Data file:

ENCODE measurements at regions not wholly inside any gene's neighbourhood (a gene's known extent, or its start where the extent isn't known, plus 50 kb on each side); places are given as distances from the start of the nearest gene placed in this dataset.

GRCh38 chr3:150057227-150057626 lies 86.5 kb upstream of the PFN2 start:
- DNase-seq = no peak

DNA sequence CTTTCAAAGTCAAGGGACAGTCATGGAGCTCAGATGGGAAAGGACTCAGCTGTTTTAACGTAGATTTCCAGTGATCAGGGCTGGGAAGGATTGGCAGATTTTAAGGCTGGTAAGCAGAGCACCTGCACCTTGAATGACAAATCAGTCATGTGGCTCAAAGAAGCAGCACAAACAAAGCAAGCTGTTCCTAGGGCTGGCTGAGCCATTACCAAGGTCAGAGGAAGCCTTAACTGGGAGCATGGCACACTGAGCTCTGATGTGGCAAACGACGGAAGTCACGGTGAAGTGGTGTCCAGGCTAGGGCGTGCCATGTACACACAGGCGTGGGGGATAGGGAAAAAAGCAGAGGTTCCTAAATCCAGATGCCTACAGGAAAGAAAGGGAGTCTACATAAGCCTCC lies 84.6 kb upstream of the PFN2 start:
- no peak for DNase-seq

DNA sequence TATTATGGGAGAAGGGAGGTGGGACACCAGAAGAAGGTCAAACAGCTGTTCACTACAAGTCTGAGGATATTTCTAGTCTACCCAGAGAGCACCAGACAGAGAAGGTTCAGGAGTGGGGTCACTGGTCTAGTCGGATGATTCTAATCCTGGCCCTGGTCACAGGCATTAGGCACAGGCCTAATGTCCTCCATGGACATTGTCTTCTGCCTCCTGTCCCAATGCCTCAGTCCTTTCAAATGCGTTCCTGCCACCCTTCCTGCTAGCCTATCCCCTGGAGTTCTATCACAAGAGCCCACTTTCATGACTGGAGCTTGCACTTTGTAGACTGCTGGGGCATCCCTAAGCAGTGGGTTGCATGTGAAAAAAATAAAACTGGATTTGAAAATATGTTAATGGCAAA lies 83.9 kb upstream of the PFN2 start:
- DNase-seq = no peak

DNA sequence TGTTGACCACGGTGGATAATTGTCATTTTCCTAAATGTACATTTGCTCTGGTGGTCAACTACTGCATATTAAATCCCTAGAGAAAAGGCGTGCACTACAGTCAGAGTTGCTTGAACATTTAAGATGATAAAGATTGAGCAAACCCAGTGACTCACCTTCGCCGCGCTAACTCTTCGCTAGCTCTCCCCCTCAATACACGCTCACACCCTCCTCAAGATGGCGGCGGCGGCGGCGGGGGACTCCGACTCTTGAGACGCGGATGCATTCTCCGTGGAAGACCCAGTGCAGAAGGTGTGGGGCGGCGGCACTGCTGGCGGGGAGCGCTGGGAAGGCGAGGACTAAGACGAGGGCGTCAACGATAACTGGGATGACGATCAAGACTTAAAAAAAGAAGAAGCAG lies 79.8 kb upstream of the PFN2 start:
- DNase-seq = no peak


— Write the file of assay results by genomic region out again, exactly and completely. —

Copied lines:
ENCODE measurements at regions not wholly inside any gene's neighbourhood (a gene's known extent, or its start where the extent isn't known, plus 50 kb on each side); places are given as distances from the start of the nearest gene placed in this dataset.

GRCh38 chr3:150057227-150057626 lies 86.5 kb upstream of the PFN2 start:
- DNase-seq = no peak

DNA sequence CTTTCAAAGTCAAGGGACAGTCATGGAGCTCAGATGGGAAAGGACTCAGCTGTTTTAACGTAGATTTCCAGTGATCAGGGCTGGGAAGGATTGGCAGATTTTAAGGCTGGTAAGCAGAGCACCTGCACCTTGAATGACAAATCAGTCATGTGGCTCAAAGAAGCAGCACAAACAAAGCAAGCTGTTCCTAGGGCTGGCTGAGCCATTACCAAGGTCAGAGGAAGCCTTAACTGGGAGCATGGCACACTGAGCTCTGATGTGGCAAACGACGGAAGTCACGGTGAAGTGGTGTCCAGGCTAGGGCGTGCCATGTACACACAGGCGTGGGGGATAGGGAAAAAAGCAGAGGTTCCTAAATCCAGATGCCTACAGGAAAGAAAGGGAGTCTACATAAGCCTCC lies 84.6 kb upstream of the PFN2 start:
- no peak for DNase-seq

DNA sequence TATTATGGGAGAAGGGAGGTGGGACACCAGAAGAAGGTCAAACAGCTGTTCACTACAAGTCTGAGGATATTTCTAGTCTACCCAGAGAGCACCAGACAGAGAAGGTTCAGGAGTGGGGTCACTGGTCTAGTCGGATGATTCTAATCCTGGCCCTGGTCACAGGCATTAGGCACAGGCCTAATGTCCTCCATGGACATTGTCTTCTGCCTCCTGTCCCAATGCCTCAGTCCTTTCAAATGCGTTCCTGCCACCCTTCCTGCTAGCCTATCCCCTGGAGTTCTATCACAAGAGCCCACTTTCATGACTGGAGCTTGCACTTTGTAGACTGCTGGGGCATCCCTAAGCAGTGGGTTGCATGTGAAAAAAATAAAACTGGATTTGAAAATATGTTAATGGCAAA lies 83.9 kb upstream of the PFN2 start:
- DNase-seq = no peak

DNA sequence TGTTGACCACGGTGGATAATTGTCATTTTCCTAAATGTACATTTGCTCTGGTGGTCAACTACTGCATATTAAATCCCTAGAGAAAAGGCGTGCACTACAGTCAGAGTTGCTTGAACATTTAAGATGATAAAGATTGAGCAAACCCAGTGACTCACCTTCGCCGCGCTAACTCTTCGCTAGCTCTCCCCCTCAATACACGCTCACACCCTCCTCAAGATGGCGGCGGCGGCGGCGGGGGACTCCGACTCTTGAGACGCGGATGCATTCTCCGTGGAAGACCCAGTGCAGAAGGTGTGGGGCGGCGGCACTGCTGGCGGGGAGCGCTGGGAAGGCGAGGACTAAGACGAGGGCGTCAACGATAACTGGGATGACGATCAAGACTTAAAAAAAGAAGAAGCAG lies 79.8 kb upstream of the PFN2 start:
- DNase-seq = no peak